NYMag's The Cut doubles down on its viral-headlines t-shirt collection with a new Amazon street campaign

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As seen in The Cut Shop.
As seen in The Cut Shop. Credit: Amazon

Back in the sping, New York Magazine's The Cut style/fashion vertical launched a line of t-shirts ripped, in part, right from the headlines—its own headlines. Now, just in time for New York Fashion Week (Sept. 6-14), The Cut is doubling down on the line and doing a street-campaign collaboration with Merch by Amazon, the print-on-demand shop that produces the $25 shirts available at The Cut Shop.

As Ad Age reported when the line first launched, The Cut's "wearable content" collection includes "recent viral headlines and timely phrases," including "What Do Jared And Ivanka Do All Day?" (the actual headline of a story that ran in March) and "Millennial Pink" (a shortened version of the "Why Millennial Pink Refuses to Go Away" headline). The line has now expanded to more than 50 options—including the recent deliciously meta addition "I Don't Know What The Cut Is," which is an actual Gwyneth Paltrow quote from a July New York Times Magazine cover story that The Cut gleefully posted about (see "Gwyneth Paltrow Doesn't Know What The Cut Is").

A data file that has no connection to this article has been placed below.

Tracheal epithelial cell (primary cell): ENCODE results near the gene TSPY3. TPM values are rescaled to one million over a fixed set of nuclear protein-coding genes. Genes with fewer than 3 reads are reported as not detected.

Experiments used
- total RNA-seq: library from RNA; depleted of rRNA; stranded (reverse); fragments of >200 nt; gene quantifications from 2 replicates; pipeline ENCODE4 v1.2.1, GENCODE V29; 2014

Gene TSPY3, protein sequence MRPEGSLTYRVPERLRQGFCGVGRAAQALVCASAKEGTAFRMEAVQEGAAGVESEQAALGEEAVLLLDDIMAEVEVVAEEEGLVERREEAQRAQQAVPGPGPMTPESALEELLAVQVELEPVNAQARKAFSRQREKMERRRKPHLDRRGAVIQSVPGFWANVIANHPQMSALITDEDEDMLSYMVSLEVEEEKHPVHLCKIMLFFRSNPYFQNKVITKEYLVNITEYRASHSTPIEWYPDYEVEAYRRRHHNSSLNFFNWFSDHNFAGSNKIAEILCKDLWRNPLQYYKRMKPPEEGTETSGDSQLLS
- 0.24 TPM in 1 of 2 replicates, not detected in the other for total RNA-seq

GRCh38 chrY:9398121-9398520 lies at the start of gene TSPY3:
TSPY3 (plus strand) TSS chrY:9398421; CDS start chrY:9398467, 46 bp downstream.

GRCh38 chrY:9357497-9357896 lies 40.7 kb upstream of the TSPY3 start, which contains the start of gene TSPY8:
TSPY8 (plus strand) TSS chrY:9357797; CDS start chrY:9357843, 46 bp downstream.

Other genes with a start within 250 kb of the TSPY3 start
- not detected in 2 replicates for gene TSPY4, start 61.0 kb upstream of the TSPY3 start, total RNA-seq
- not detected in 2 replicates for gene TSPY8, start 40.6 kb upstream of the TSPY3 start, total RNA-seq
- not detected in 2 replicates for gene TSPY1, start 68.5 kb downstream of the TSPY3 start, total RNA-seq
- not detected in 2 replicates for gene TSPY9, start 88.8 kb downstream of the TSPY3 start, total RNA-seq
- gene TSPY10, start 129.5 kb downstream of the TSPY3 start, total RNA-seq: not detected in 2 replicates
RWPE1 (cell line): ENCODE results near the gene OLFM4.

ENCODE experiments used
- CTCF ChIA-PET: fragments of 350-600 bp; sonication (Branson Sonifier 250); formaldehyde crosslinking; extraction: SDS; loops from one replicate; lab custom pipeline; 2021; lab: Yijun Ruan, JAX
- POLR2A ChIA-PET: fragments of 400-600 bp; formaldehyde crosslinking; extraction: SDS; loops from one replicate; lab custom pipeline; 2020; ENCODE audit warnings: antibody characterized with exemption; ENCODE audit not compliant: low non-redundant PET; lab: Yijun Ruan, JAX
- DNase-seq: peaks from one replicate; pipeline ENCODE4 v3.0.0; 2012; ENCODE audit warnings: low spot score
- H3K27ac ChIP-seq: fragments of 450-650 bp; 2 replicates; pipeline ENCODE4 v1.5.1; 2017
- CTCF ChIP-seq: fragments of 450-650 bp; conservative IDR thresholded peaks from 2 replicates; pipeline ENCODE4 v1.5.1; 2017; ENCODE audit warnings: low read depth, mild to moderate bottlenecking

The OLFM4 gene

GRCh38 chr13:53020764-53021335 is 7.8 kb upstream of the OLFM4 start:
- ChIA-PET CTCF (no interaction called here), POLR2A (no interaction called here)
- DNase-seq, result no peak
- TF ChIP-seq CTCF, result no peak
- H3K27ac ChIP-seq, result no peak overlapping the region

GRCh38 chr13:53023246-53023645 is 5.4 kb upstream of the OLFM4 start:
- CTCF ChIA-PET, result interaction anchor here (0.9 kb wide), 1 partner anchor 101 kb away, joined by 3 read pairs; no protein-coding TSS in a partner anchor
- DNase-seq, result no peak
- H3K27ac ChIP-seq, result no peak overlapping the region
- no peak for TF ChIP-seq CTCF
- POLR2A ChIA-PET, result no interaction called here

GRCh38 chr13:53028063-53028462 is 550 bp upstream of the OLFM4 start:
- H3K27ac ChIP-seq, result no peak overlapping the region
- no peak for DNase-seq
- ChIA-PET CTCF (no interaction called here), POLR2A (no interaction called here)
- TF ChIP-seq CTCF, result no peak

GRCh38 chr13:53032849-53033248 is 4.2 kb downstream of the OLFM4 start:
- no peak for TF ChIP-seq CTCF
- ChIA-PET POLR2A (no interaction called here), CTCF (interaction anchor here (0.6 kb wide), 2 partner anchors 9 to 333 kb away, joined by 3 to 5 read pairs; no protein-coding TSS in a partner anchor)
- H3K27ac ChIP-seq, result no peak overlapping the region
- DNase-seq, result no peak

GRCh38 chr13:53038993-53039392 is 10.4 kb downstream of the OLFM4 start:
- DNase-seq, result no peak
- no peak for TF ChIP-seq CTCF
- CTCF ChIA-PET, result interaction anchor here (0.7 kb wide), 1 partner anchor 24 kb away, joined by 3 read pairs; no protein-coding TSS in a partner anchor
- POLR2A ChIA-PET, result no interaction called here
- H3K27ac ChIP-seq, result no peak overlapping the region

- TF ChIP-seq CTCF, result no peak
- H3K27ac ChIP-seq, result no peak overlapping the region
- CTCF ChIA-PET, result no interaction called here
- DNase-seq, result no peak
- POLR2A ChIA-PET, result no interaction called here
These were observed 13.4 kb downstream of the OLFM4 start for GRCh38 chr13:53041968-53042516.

Starting today, street posters (see one of them below) will start appearing around lower Manhattan and Brooklyn; they'll show off various t-shirts in the line and include an Amazon SmileCode that fashionistas can snap using the camera function in the Amazon app to bring them directly to The Cut Shop. "Customers can shop new designs literally from the streets of New York using the SmileCode," says Miguel Roque of Merch by Amazon, "and make their purchase in seconds."

The next step, of course, is to put on the shirt upon arrival and take a selfie to post on Instagram (with the hashtag #TheCutShop, naturally), to bring the web-meets-IRL aspect full circle.

"When we first launched the shirts and started promoting them on our social channels," says The Cut Editor Stella Bugbee, "we didn't realize we were creating a viral campaign, but we were." She adds that seeing The Cut's sensibility get filtered and reintepreted by readers in such a tangible way has been great fun for her and rest of The Cut staff. "People really bring their own sense of humor to the shirts. We've seen a lot of men buy the 'Married Mom Looking For Men At Balthazar' shirt, for example."

Credit: Amazon

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